Lord Etherton Portrait Lord Etherton (CB)
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As Master of the Rolls, I presided over the Court of Appeal hearings in the Uber case and its predecessor, the quite well-known Pimlico Plumbers. Our judgments were upheld in the Supreme Court. It is my experience in those cases that has led me to agree with and to support the Bill, in particular the designation of a single status for employees and workers. The specific problem that arose in those two cases, as many Members of the House will appreciate, was that the contractual documents of engagement presented the arrangement as one of self-employment, but that did not fit the facts on the ground.

The problem was exacerbated by the fact that the documents were drawn up, particularly in the Uber case, by banks of lawyers, in that case lawyers in both the United States and Holland. I personally found it almost impossible to understand exactly what was being said in the documentation. It led, in the Uber case, to a division of view and a 2:1 decision. My view, which was upheld in the Supreme Court, was that the Uber drivers were workers, but it meant that one had first to try to understand literally pages and pages of legalese, which was well beyond the competence of any ordinary member of the public or, I would say, any non-lawyer, and many lawyers as well.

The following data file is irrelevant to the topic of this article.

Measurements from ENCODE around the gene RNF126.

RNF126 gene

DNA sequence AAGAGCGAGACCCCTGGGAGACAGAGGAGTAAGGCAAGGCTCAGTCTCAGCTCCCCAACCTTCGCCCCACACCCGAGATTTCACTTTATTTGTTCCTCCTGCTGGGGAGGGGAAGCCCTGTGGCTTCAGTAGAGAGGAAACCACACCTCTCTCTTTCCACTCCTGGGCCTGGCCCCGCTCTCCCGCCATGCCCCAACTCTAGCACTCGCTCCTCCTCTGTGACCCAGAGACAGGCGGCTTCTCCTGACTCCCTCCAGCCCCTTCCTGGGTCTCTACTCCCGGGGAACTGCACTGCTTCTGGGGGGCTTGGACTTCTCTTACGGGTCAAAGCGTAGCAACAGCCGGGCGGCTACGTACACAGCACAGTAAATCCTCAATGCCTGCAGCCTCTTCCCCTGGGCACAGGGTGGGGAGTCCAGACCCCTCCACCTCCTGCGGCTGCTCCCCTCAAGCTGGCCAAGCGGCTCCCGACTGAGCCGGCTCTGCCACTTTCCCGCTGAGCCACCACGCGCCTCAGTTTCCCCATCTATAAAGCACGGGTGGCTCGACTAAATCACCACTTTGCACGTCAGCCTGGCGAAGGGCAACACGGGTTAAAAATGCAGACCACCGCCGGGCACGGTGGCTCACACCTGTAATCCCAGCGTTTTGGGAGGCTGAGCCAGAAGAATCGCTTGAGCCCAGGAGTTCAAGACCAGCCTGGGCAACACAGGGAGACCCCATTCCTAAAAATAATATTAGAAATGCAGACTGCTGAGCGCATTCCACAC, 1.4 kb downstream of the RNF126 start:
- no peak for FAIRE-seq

This type of difficulty has led to the necessary invention of a principle peculiar to such situations in labour relations, whereby one can look through the terms of a contract to try to understand what the actual reality is on the ground. This is not good for the law. One of the crowning glories of the law in this country is its certainty, which rests on contract. There are very limited circumstances in which one can ignore the terms of a contract, whether fraud or sham or whatever it may be.

The situation that has arisen, which can give rise to, as in those cases, very long, extremely difficult and expensive hearings, is that you are effectively left looking at the contract but ignoring it where you think it ought to be ignored. This leads to unfairness, a lack of certainty in expectations, unfairness on the worker or expensive and protracted litigation. For those reasons in particular I support the Bill and I hope others will too.